Also, it’s a good idea to keep an eye on light pollution since it dims the light display. The neighborhoods in my community lack streetlights and the households are spread out. The closest city is Fairbanks, which is two hours north and still doesn’t have a lot of light pollution. While I am fortunate to be able to walk out my front door and see the lights, Alaska is the type of place that makes it easy to escape light pollution. With the lights dancing into lower latitudes with higher populations, it would behoove you to seek countryside locations for the aurora hunt. 


Do I need to hike all night to see the northern lights?

We have a code amongst our friends in our community. If we see auroras, we text “LIGHTS!” The kicker: by the time we layer up to brave the cold, the spectacle could be over. Auroras put on performances for hours —or minutes. We never know. 

If you are an out-of-towner taking a trip somewhere for the sole purpose of spotting auroras, expect to do nothing but wait for several days. Hardcore aurora chasers will pull all-nighters waiting in their cars or trekking to the middle of nowhere. They will set alarms to drag themselves out of their toasty warm sleeping bags to be shocked awake with arctic air blasts. 

If you are going on a trip specifically to see auroras and have limited time, there are guided aurora tours out there that will help interpret the data and narrow the viewing window (Bonus: You can even catch some shut-eye while they peep the sky for you.)

Red aurora appear in Healy, Alaska
Red aurora appear in Healy, Alaska – Photo: Patrice La Vigne

Why do the northern lights look better on my camera than in real life?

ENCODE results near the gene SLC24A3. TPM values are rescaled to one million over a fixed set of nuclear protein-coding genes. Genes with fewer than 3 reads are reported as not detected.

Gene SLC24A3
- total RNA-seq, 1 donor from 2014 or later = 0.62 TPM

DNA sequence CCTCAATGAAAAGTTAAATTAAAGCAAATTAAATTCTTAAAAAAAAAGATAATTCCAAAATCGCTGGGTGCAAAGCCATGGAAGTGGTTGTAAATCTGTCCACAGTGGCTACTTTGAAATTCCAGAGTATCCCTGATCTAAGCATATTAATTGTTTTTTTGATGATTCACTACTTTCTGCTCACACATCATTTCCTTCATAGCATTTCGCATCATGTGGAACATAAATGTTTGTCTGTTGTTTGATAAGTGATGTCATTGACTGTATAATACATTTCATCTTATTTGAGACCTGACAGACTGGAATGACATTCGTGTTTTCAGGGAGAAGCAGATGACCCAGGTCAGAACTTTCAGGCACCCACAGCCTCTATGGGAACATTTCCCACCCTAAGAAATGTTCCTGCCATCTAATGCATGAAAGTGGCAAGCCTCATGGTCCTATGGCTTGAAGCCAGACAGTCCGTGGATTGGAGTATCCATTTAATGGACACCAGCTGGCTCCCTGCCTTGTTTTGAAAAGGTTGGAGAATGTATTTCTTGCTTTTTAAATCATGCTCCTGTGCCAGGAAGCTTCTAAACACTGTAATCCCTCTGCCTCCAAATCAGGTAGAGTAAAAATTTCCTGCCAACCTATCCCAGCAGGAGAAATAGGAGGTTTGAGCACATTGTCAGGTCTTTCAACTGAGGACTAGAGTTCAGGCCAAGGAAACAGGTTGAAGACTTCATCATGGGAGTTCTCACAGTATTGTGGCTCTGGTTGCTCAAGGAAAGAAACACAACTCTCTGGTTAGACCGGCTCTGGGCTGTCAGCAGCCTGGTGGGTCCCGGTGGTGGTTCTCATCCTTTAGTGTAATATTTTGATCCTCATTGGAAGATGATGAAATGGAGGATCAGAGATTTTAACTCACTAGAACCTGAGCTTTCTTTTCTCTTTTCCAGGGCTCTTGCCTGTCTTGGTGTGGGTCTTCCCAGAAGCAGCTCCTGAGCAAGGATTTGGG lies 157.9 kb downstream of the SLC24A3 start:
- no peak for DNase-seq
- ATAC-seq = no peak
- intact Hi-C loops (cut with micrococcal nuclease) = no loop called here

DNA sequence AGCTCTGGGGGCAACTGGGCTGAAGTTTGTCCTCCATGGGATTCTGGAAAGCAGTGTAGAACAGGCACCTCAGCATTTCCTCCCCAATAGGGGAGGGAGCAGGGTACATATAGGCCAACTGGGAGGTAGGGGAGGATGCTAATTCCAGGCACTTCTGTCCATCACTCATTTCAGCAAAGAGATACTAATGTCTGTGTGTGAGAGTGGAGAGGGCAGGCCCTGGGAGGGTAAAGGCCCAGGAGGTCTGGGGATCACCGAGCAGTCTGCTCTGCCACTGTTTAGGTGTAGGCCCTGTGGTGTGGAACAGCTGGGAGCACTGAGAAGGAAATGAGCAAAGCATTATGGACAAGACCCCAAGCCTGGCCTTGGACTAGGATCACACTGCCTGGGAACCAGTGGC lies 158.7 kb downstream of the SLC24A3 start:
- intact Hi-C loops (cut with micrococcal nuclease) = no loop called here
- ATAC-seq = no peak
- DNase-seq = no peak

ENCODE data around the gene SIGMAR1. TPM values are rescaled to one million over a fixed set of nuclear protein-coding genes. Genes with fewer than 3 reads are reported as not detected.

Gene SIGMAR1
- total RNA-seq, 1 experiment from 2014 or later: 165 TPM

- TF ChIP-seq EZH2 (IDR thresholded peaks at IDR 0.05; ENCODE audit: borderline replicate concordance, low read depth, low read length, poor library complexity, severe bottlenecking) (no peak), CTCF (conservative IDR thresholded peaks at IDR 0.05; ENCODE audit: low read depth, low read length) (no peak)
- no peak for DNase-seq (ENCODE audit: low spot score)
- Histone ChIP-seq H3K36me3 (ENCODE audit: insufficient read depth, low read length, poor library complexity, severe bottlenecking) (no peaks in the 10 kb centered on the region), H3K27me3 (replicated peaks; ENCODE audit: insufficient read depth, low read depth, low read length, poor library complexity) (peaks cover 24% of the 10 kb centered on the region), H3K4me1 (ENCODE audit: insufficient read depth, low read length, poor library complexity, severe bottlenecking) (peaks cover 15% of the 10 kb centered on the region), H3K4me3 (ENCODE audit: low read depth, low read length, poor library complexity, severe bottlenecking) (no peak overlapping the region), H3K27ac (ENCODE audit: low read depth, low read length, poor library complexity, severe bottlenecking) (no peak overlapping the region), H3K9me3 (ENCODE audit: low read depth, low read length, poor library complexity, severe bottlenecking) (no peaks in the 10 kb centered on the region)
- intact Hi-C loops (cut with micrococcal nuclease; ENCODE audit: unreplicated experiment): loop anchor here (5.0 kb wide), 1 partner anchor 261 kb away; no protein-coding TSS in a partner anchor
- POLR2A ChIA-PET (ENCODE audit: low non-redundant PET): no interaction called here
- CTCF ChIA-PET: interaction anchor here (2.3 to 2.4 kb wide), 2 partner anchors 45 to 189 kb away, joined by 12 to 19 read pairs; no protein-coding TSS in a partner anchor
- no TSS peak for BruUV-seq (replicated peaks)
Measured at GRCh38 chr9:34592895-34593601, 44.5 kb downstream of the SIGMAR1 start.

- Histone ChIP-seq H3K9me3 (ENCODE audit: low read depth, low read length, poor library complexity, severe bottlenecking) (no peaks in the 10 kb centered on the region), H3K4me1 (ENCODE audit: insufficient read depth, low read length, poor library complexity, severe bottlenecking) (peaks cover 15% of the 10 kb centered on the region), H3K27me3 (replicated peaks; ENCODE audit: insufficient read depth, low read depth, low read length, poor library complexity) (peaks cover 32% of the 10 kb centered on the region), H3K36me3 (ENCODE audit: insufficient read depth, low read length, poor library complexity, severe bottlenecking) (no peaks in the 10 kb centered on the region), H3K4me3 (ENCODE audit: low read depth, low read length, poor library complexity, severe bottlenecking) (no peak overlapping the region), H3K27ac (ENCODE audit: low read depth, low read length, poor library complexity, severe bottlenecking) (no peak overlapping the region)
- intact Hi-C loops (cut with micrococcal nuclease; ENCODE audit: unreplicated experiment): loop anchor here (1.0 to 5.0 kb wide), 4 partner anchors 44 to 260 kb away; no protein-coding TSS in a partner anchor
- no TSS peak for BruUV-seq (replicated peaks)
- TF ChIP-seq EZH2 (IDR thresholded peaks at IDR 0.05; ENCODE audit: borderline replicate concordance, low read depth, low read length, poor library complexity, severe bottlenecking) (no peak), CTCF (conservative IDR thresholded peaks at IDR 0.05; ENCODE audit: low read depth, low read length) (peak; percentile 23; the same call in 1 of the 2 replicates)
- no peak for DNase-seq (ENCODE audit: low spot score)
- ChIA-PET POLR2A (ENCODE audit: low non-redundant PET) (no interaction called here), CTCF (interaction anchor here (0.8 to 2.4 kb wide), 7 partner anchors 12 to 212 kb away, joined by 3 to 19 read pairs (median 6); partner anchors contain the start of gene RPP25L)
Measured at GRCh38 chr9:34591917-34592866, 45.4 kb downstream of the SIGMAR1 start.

Sometimes the camera captures more of the color than we can see with the naked eye. First of all, it takes the human eye 30 minutes to adjust to the dark. Beyond that, the aurora show is almost always more pronounced through a camera lens. 

I remember struggling to get my settings correct with my DSLR camera and setting up a tripod, but nowadays, newer smartphones have no issues capturing the lights. The auroras we see most commonly are greenish-yellow, and that’s because the primary gas in the Earth’s atmosphere is oxygen. If the gas being admitted from the collision is more nitrogen, they might exhibit more red or pink. But, those are rare. A purple or blue tint would be due to hydrogen and helium molecules, and I have yet to witness this kind of display. 


Final Thoughts on Spotting the Northern Lights

Not only do you have to be in the right place at the right time, but there’s also real scientific data that has to align for a show. Often, you devote a world of effort to aurora hunting but come away with lackluster results. With that being said, if there’s any time to chase down this bucket list item, do it between now and 2026. Just remember: pack flexibility and patience.